"I run synthetic in both of my cars; have run Mobil 1 up until now, but as I understand Mobil has cheapened the manufacturing process with their "Tri-synthetic formula" so I'm going to Redline Synthetic henceforth."
Is this based on hearsay, or from Redline, Castrol or etc.
The reason I ask is, if Mobil cheapened the process I would applaud their action as almost almost all manufacturing companies look to reduce their manufacturing costs, while improving their products. In Mobil's case if they did lower the cost, why did they raise the price 25 30 cents per quart?
We know it's not cause of the rise in crude oil prices.
Soapbox time: Hey Sunoco, what the heck is up with raising the price of Ultra 94 12-15 cent's overnight, not enought profit this quarter?
Also he wrote:
"However, beware of putting it in older motors not accustomed to how well synthetic flows. When I purchased my '88 300TE in '95 (with 67k miles), I switched over and was treated to a leaking rear main seal...not a cheap fix, "
What problably happened here was that the previous owner used dino oil, and it allowed sludged and other contaminents to build up around the seal. When you switched to M1 it cleaned it out from in front of the seal. I've seen this on many a valve cover or cam cover gasket and seals.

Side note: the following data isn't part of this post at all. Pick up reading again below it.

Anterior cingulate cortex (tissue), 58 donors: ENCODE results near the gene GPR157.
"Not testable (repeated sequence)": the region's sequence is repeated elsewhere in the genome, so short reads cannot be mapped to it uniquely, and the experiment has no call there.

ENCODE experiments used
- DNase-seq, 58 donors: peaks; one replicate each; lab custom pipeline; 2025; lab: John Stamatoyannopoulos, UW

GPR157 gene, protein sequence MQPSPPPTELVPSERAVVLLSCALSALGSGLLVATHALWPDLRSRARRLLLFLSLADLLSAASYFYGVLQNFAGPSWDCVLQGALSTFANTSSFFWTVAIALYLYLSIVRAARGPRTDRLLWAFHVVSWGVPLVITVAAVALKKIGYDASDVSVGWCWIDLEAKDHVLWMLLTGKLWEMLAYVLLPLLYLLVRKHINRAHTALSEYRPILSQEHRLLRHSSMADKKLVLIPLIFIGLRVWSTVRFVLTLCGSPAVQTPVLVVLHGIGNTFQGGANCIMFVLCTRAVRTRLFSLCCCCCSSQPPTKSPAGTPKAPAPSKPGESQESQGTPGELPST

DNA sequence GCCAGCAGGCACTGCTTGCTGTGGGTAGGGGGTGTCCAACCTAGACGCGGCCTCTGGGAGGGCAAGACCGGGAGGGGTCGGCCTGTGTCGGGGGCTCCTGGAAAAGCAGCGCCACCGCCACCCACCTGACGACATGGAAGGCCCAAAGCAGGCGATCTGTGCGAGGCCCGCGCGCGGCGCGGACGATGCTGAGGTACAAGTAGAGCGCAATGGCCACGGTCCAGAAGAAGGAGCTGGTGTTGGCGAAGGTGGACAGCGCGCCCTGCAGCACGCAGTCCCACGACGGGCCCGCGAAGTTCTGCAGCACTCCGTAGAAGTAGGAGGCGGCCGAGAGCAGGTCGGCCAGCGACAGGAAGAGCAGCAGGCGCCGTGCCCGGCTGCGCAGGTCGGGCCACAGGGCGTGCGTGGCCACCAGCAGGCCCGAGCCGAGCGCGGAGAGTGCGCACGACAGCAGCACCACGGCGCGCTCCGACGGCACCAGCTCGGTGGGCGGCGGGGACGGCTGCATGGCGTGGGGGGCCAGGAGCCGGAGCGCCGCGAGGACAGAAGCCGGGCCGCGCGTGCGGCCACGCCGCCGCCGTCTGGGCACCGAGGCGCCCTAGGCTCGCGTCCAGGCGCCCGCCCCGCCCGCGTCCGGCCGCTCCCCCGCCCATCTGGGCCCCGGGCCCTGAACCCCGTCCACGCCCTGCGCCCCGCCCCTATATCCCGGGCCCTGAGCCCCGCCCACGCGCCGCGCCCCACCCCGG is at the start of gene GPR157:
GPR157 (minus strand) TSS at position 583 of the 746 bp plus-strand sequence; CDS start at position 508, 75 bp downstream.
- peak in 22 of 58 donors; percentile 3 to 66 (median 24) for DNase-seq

It didn't affect the seals molecular structure, it just clean out the "dam" the sludged had created.
Rear main seals leaking in both the inline Sixes and some V-8's, I've inspected, showed signs of leaking or leak in as low as 55K miles with use of straight Quaker or other dino type oils. Sometimes they never leak. There is a tremendous amount of heat in this area.
While Mobil (Exxon)does have a tremendous advertising budget, Independent documented tests back all their claims.
I know a lot of AutoX'ers and SCCA guys that run the Redline products with equal satisfaction. They do have a good contingency program for SCCA racers.
It's availability is just not the same as the Mobil products.
71 250 Coupe
92 400E Sedan
90 944/S2 Cabriolet